Two articulation classification systems
Functional and Structural
- Determined by the degree of movement permitted by the joint. An inverse relationship exists between joint mobility and stability.
The functional classification types are:
- Synarthrosis joints, which are immovable and stable.
- Amphiarthrosis joints, which are slightly moveable and slightly stable.
- Diarthrosis, which are freely moveable and very unstable.
- Determined by the joint’s connective tissue type and whether there is a cavity within the joint.
The structural classification types are:
- Fibrous joints, which are connected by fibrous connective tissue.
Three subtypes of fibrous joints:
Syndemosis (as between the bones of the forearm)
Suture (as between the bones of the skull)
Gomphosis (as between the teeth and the bones of the jaws)
- Cartilaginous, which are connected via cartilage.
Two subtypes of cartilaginous joints:
Symphysis joints (joined via a fibrocartilage pad, as the two pubic bones)
Synchondrosis joints (joined by hyaline cartilage, as between the ribs and the sternum)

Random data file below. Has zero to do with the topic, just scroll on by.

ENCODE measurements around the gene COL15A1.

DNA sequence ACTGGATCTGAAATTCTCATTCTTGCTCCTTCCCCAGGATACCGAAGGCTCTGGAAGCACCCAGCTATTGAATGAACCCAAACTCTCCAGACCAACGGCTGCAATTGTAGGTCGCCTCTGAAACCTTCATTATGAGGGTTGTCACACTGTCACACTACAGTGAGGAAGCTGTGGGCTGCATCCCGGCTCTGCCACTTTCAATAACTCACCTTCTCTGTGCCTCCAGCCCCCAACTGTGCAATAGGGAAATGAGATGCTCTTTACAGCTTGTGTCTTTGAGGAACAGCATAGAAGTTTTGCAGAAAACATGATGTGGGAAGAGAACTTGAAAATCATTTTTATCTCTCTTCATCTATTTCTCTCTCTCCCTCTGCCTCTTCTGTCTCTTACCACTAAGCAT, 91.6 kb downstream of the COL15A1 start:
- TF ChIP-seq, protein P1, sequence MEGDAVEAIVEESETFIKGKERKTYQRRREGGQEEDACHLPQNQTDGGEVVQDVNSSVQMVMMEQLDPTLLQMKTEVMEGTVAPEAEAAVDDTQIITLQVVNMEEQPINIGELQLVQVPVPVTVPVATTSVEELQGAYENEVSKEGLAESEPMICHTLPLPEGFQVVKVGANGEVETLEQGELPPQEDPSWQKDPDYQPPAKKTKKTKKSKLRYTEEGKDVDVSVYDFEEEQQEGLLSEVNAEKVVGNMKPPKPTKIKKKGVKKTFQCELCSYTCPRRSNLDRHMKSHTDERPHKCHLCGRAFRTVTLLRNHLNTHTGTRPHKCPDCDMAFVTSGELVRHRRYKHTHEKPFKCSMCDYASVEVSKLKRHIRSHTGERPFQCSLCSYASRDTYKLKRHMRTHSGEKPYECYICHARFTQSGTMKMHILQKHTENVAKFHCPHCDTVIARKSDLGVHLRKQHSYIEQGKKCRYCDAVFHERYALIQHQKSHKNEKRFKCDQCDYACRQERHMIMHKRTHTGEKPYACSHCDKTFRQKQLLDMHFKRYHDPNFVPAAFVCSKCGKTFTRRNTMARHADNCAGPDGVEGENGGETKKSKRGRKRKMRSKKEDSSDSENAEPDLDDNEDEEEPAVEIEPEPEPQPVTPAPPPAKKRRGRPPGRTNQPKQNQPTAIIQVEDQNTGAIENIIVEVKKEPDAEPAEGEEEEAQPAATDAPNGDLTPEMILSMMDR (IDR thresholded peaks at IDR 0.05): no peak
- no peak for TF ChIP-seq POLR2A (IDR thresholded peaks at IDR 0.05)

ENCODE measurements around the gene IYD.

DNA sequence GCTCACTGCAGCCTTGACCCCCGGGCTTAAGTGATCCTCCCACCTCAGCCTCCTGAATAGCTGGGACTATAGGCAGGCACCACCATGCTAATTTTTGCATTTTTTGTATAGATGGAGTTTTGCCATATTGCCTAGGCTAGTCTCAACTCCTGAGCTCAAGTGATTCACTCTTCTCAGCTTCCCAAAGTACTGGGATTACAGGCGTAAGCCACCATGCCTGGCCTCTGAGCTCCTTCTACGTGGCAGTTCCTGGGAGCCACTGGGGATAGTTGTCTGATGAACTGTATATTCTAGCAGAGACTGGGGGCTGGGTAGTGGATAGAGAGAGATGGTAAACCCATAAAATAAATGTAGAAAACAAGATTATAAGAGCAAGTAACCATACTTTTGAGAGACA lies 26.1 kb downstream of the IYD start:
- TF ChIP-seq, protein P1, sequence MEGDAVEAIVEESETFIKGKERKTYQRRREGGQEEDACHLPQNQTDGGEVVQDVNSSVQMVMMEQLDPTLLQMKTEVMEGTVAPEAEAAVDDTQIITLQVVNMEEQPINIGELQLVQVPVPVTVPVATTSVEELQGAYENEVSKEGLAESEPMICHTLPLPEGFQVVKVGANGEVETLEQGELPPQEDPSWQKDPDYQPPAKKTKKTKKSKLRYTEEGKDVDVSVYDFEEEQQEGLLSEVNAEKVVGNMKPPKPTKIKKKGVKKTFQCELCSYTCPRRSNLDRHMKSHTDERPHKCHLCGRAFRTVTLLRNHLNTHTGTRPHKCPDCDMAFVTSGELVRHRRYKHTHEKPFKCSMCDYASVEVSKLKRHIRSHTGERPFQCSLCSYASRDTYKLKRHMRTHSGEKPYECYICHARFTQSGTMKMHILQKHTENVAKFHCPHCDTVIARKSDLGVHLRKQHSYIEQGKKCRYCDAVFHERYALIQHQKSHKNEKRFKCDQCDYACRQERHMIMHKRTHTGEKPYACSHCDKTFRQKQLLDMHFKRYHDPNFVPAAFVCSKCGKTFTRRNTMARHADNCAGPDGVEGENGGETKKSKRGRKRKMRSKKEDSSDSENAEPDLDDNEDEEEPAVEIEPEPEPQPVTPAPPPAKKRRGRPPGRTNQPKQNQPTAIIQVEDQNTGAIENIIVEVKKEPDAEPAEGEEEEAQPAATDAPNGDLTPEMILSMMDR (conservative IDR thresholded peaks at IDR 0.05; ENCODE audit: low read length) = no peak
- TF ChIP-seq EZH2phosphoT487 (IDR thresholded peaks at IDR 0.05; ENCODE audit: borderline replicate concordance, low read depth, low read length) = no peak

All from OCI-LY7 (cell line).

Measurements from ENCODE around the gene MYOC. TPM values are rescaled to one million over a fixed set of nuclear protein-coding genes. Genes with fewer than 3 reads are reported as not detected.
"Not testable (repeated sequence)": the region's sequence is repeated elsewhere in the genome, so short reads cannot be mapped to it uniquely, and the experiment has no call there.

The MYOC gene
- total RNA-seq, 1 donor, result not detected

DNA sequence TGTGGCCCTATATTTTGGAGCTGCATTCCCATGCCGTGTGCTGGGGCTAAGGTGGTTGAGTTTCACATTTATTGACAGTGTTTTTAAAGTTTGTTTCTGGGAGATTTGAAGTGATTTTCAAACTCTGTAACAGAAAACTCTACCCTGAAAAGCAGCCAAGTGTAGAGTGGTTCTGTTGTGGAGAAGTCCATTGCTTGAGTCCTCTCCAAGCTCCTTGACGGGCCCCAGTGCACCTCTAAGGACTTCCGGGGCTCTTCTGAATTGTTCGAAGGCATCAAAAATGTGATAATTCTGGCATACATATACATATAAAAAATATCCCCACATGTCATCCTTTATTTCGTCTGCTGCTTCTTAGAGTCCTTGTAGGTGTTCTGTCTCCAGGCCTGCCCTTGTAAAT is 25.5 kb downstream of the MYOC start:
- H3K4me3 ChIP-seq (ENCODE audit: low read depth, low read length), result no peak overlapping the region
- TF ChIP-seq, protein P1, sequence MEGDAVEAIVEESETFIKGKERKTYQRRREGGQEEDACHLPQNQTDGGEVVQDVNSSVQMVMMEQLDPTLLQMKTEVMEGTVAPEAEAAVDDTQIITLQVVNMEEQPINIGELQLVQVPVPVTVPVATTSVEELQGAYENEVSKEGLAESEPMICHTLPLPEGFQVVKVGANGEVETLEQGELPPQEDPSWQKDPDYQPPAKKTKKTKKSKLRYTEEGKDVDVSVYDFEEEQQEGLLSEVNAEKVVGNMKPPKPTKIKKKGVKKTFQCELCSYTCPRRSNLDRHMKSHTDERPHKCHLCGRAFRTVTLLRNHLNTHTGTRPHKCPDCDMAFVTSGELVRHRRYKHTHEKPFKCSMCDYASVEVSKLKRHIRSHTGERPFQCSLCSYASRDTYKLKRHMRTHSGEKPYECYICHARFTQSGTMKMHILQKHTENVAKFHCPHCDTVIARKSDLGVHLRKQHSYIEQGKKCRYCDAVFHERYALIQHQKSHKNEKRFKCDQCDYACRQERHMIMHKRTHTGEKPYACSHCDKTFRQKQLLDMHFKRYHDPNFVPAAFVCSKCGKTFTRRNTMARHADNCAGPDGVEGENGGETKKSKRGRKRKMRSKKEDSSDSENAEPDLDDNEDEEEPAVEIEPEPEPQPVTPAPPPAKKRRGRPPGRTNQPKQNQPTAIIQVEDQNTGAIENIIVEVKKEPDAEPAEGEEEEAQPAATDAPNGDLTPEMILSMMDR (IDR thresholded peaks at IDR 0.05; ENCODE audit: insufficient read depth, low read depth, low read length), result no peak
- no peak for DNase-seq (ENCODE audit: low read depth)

- Comprises an articular cavity enclosed in a deep synovial membrane and a superficial fibrous membrane. The synovial and fibrous membranes comprise the articular capsule.
There are several subtypes of synovial joints:
- Gliding joints occur where flat surfaces meet to allow sliding and twisting. The wrist bones, or carpals, are joined by gliding joints.
- Pivot joints form where a round projection fits inside a ring to allow rotation. The first and second cervical vertebrae articulate via a pivot joint.
- Condylar joints occur where one bone fits into an oval-shaped depression in another bone, such as where the radius cradles the carpals.
- Saddle joints occur when the saddle-shaped region of one bone articulates with a depression on another bone, such as where the carpal and first metacarpal (the thumb) meet.
- Ball-and-socket joints form where a ball-like process fits inside a cup-like depression, which allows maximum freedom of motion, such as between the head of the humerus and the glenoid cavity of the scapula.
- Synovitis is a painful inflammatory condition of the synovial membrane that commonly occurs in rheumatologic conditions such as rheumatoid arthritis, lupus, gout, or simply by overuse injury.